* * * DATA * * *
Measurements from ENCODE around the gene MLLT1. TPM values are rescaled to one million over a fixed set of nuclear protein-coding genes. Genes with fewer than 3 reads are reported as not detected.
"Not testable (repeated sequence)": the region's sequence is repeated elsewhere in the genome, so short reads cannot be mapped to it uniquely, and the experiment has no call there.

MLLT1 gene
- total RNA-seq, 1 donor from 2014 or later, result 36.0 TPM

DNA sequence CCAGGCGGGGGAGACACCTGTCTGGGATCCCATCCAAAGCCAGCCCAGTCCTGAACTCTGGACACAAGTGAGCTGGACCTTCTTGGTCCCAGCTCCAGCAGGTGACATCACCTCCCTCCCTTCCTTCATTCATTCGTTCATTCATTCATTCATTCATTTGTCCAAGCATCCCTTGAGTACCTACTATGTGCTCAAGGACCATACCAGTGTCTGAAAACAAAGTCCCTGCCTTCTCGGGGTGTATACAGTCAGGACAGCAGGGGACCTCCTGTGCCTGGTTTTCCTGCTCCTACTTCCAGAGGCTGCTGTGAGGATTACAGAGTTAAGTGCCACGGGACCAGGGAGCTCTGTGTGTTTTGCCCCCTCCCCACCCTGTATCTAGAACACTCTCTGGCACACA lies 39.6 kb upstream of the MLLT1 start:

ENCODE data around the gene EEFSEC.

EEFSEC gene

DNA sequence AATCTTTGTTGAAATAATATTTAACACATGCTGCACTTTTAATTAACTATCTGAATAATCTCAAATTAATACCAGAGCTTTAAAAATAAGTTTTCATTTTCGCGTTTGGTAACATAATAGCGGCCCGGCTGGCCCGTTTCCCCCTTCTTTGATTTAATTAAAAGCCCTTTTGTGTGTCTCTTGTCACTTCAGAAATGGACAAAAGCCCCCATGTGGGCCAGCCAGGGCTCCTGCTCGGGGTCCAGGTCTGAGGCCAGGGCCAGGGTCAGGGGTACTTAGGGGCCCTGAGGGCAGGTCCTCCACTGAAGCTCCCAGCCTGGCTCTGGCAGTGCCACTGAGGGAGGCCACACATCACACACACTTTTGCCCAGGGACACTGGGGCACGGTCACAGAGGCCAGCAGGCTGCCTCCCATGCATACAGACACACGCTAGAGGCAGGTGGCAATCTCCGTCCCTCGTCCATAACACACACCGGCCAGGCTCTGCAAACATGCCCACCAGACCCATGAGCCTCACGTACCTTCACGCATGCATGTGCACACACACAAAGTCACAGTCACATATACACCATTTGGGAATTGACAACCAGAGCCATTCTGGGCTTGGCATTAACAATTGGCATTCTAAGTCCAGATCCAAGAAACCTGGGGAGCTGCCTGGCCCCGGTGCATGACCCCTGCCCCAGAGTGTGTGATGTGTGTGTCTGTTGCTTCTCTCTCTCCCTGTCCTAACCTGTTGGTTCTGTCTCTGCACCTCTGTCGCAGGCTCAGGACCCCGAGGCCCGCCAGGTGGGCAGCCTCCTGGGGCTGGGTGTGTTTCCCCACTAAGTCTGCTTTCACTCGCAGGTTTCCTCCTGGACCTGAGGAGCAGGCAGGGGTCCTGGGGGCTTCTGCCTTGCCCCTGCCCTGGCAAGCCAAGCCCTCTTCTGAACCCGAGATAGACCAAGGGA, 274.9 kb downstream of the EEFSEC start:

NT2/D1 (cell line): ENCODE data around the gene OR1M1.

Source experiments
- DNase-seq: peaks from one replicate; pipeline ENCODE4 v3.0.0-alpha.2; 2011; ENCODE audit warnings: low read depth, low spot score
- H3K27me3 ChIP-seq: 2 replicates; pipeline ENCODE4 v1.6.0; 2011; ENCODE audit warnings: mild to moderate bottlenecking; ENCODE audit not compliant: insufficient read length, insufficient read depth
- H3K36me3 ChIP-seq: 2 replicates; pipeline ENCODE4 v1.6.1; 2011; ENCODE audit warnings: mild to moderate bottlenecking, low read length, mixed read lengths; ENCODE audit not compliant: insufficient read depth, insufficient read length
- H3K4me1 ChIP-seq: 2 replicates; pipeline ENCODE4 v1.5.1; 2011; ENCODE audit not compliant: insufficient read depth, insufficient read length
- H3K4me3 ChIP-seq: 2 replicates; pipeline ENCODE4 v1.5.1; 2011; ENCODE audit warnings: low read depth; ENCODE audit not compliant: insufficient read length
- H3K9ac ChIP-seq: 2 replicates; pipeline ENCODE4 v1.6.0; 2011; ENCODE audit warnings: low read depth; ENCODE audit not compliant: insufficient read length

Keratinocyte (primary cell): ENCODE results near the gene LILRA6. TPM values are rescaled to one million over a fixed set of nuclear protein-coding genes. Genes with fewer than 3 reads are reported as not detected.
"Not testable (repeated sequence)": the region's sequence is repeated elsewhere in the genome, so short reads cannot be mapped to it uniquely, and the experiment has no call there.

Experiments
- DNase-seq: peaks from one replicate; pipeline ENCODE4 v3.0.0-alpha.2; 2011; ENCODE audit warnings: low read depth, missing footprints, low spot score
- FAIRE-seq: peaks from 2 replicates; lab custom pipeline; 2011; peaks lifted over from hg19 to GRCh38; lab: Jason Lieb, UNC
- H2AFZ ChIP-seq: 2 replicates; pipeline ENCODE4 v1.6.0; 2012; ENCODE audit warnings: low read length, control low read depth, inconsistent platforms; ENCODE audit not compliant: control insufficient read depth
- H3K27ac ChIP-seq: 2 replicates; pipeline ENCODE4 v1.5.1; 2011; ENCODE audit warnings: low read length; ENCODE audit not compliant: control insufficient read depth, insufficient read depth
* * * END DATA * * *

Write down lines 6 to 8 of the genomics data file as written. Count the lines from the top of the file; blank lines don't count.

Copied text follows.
ENCODE data around the gene EEFSEC.

EEFSEC gene

DNA sequence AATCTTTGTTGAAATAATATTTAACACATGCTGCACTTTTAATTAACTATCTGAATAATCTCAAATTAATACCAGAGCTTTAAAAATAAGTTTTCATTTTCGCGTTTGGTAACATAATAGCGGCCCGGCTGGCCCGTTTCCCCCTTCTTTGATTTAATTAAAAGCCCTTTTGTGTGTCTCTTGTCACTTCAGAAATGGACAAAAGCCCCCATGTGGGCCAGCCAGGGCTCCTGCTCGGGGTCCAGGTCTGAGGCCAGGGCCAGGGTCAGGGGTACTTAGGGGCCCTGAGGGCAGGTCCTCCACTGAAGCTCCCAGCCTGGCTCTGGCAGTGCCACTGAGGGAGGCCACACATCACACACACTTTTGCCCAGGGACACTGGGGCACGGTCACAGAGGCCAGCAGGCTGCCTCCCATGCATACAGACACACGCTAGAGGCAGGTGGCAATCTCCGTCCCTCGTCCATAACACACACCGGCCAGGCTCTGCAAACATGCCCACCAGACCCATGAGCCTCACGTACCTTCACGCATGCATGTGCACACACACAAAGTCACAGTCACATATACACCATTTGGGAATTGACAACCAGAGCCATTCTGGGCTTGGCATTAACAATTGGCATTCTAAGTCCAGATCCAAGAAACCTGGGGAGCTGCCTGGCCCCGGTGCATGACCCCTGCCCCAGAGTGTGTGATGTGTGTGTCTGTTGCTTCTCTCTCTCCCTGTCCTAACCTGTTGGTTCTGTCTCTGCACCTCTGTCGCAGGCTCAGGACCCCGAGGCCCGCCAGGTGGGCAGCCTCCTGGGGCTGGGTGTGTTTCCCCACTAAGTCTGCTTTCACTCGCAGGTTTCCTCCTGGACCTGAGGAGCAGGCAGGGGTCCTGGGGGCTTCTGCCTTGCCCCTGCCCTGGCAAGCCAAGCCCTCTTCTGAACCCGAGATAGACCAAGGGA, 274.9 kb downstream of the EEFSEC start: